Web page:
Narrowing Participation: a Mature Student’s View
Tobi Yasin gives a personal account of life as a mature student on campus.
Widening participation and fair access; these are words that encapsulate aspirational ideas which universities strive to demonstrate to prospective students. It is a lure to seduce people into choosing one university over another, yet these words are not a reality for all.
The question I want to ask is, what about the often-ignored mature students? For many mature students, the reality is isolation, loneliness and self-consciousness. The isolation comes from attending universities amongst a sea of young students; the loneliness from rarely meeting fellow mature students, even in passing while walking across campus or in the library; the self-consciousness from feeling intimidated, ignored or overwhelmed by younger students in campus bars.
The wide variety of mature students from various social backgrounds, family situations and age-ranges means that the differences between mature students are vast as opposed to the differences between younger students. One mature student, for instance, may be a 25 year-old who has been travelling for a number of years following their A levels, whilst another may be a parent living at home with a partner and children.
This can result in a number of difficulties, some of which can be reduced to the three aforementioned issues. Unfortunately, what is left for some students experiencing these difficulties is to leave the university environment altogether, so they may return to a place that, although will be less intellectually-fulfilling, is at least familiar and safe.
Speak to these mature students, ask them of their experience and you will soon find what unites most of them; isolation, loneliness and self-consciousness.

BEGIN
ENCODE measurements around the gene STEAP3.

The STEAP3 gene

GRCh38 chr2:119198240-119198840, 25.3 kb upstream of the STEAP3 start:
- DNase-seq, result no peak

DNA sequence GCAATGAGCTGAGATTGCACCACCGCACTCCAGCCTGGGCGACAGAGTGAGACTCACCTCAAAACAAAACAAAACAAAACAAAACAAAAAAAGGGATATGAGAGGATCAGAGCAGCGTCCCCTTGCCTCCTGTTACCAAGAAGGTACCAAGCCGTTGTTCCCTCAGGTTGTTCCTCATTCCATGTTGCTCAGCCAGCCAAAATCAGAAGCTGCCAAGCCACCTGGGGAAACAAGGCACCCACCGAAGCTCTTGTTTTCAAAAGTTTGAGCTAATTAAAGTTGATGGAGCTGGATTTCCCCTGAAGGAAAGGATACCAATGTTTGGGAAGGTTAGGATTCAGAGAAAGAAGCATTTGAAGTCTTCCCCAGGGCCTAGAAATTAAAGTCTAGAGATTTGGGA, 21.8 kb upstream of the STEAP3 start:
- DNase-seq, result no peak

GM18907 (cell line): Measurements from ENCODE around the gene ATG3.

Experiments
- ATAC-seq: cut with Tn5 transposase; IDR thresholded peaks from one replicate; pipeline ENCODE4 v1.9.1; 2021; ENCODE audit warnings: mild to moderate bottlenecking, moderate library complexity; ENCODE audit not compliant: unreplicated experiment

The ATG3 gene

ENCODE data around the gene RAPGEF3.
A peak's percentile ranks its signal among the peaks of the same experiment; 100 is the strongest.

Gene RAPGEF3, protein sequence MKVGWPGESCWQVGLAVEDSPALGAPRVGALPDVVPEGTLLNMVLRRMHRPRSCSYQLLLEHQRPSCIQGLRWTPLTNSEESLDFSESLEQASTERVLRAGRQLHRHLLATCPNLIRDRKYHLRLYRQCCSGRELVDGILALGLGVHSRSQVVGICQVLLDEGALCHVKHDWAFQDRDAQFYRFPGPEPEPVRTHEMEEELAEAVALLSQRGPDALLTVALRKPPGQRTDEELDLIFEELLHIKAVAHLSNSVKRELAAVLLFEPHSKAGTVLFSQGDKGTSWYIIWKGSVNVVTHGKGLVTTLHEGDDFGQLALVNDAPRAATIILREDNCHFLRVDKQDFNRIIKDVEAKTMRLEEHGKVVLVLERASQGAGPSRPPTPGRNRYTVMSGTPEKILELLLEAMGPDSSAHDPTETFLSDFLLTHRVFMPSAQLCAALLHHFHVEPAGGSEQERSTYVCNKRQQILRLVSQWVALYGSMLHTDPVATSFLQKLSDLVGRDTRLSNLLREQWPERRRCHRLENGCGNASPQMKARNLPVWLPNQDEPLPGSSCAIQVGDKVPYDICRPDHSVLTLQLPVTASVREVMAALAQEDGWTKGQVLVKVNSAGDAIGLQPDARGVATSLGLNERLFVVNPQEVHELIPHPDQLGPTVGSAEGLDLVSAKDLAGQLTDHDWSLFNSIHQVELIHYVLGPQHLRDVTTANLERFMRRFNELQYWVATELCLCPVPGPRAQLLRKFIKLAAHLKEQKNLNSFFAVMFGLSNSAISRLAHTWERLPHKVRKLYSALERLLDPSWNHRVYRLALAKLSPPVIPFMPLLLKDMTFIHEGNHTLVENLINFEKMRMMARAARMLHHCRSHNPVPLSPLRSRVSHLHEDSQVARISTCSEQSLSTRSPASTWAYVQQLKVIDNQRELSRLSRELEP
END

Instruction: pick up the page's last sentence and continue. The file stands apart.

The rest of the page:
What could be done to cater for such a diverse body of students? How can you widen the possibility of participation for older students? Whatever age a student is, these problems are evident to at least some, but for mature students there is less provision for combating these negative experiences. Every fresher’s week there will be hundreds of young people walking about campus, interacting with each other, becoming excited about new experiences that are unfolding. The experience for the mature student at fresher’s week, however, may be very different. With many mature students living off campus with other commitments such as family, partners and homes to take care of, the mature student that is able to experience fresher’s week would be less able to engage and interact with students they have something in common with.
When you meet people you immediately seek to find common ground. Younger students may have instant connections such as fashion, music and youth culture, but this is not the case for older students – it can very often be difficult to engage and find commonalities with each other as older students are, usually, not having a typical university experience. On the rare occasion that you do meet people and feel like you are a part of the university, this can help normalise the experience for older students.
But, at this moment in time, universities do not do enough to ensure we are catered for and included. Yet, once this does begin to happen, university experiences for mature students will undoubtedly improve.